After the United Kingdom leaves the European Union at the end of the month, it will sever ties with Europe’s farm subsidy policies—and to many researchers, that is a good thing. This week, the U.K. government proposed radical changes to £3 billion a year in agricultural spending that will focus the money on benefits to climate, ecosystems, and the public. “It’s dramatic and utterly critical,” says Dieter Helm, an economist at the University of Oxford. “This is an agricultural revolution.”

Under the bill, introduced to Parliament this week and expected to become law within a few months, farmers will be given subsidies not simply for cultivating land—the current EU system—but for delivering “public goods.” These include sequestering carbon in trees or soil, enhancing habitat with pollinator-friendly flowers, and improving public access to the countryside. To ease the transition, direct subsidies will be phased out over 7 years beginning in 2021, and the new payments for environmental services will be tested in pilot projects. “It certainly could have really positive benefits for the environment,” says Lynn Dicks, an animal ecologist at the University of Cambridge who studies wild pollinator conservation.

After the destruction and starvation of World War II, European tariffs helped protect farmers from foreign competition and subsidies boosted their yields. “It was just about production, it didn’t matter what you did to the environment,” says Ian Bateman, an environmental economist at the University of Exeter. New lands were brought under the plow and hedgerows were ripped up, leading to erosion. Excessive fertilizer and pesticides polluted air and water. And the loss of habitat harmed pollinators and other wildlife. The cost of the EU common agricultural policy (CAP) wasn’t just environmental: Up through the 1990s, the subsidies consumed 80% of the EU budget. Even today, the €59 billion CAP represents about 40% of EU public spending.

Brexit will now let the United Kingdom go its own way. The new bill addresses only England, because the United Kingdom allows Wales, Scotland, and Northern Ireland to determine their own agriculture policies, but Helm expects they will move in the same direction.

Under the new scheme, to be overseen by a body created by the Department for Environment, Food & Rural Affairs (DEFRA), total payments will not change, but some farmers will be impacted more than others. To be profitable, beef and sheep farms rely on subsidies more than dairy and wheat farms and, without them, they might be abandoned in hard-scrabble places such as in Scotland. But Helm sees a lifeline for some of these farms: payments for sequestering carbon with tree plantations or restored peatlands. Grants for restoring heritage buildings or enhancing landscape beauty could also help sustain farms while boosting tourism. Other payments will help farmers adapt to climate change or reduce their environmental impact. Subsidies for equipment to inject manure into the soil, for example, could reduce both air pollution and the need for chemical fertilizers.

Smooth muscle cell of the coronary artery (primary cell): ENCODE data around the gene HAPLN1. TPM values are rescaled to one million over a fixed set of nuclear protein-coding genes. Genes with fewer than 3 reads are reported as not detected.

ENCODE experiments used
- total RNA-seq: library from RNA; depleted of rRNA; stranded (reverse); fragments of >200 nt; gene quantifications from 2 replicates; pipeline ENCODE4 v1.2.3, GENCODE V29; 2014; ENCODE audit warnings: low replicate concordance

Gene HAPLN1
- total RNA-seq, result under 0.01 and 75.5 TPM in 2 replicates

About one-third of existing U.K. farm subsidies pay for environmentally friendly activities such as maintaining hedgerows and other habitat, and those efforts will expand. To get more value for money, DEFRA plans to use auctions, in which farmers or other land managers would bid for government contracts for environmental services. Water companies have already used reverse auctions to select farmers who are paid to use less fertilizer and different pesticides, lowering water treatment costs. “The impact has been amazing,” Bateman says.

DEFRA wants to tailor payment schemes for different regions but figuring out how to channel payments for maximum benefit will require research. Carbon sequestration payments could backfire if used in the wrong places. For example, planting trees in peatlands can dry them out, releasing more greenhouse gases than would ever be sequestered by the trees, Bateman says.

Socio-economic models will be needed to study the impact of the policy changes on farms and rural communities, adds David Harvey, an agricultural economist at Newcastle University. Much remains to be determined. Will farmers only get payments if air and water quality are shown to improve? And over what time scale? Who will measure it? “You’re left with more questions than answers,” says Mark Sutton, a nitrogen expert at the Centre for Ecology & Hydrology.

Farmers—especially owners of vulnerable small operations—have eyed all these changes warily. The National Farmers Union, the United Kingdom’s biggest agricultural trade group, lobbied for more emphasis on supporting food production. The final bill stipulates that the government will “take regard to the need to encourage the production of food by producers in England,” which the union calls a “robust starting point” for designing the new support programs. But Bateman and others worry about backsliding toward payments that support private profits, rather than environmental progress.

Other countries will be watching closely, too, says Alan Matthews, an agricultural economist at Trinity College Dublin, who studies European agricultural policy. “If it’s been successful, that will be a very powerful argument for the Europeans to follow.”